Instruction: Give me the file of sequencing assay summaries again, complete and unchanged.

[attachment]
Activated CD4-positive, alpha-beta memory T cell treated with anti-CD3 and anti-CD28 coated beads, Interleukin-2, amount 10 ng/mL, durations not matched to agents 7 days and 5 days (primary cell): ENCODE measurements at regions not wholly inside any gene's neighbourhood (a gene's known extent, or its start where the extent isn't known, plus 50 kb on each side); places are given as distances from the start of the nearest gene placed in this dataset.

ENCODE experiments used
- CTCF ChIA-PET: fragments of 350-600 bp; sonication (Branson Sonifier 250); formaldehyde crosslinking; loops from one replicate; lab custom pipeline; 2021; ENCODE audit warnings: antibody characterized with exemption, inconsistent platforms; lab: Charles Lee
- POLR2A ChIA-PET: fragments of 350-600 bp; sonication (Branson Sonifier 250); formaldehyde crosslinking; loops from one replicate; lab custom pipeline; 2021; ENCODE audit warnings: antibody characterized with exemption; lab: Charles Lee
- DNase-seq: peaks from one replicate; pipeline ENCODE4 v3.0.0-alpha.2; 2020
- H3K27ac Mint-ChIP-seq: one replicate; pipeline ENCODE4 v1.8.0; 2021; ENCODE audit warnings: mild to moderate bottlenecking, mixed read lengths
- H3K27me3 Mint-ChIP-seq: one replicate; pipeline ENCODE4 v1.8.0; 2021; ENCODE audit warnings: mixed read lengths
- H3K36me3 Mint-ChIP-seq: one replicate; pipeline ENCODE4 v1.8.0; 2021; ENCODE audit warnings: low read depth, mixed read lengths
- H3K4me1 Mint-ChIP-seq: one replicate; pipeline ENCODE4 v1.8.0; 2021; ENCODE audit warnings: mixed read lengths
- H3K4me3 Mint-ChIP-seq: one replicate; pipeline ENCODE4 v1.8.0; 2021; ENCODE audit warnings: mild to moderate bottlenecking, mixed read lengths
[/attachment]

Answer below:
Activated CD4-positive, alpha-beta memory T cell treated with anti-CD3 and anti-CD28 coated beads, Interleukin-2, amount 10 ng/mL, durations not matched to agents 7 days and 5 days (primary cell): ENCODE measurements at regions not wholly inside any gene's neighbourhood (a gene's known extent, or its start where the extent isn't known, plus 50 kb on each side); places are given as distances from the start of the nearest gene placed in this dataset.

ENCODE experiments used
- CTCF ChIA-PET: fragments of 350-600 bp; sonication (Branson Sonifier 250); formaldehyde crosslinking; loops from one replicate; lab custom pipeline; 2021; ENCODE audit warnings: antibody characterized with exemption, inconsistent platforms; lab: Charles Lee
- POLR2A ChIA-PET: fragments of 350-600 bp; sonication (Branson Sonifier 250); formaldehyde crosslinking; loops from one replicate; lab custom pipeline; 2021; ENCODE audit warnings: antibody characterized with exemption; lab: Charles Lee
- DNase-seq: peaks from one replicate; pipeline ENCODE4 v3.0.0-alpha.2; 2020
- H3K27ac Mint-ChIP-seq: one replicate; pipeline ENCODE4 v1.8.0; 2021; ENCODE audit warnings: mild to moderate bottlenecking, mixed read lengths
- H3K27me3 Mint-ChIP-seq: one replicate; pipeline ENCODE4 v1.8.0; 2021; ENCODE audit warnings: mixed read lengths
- H3K36me3 Mint-ChIP-seq: one replicate; pipeline ENCODE4 v1.8.0; 2021; ENCODE audit warnings: low read depth, mixed read lengths
- H3K4me1 Mint-ChIP-seq: one replicate; pipeline ENCODE4 v1.8.0; 2021; ENCODE audit warnings: mixed read lengths
- H3K4me3 Mint-ChIP-seq: one replicate; pipeline ENCODE4 v1.8.0; 2021; ENCODE audit warnings: mild to moderate bottlenecking, mixed read lengths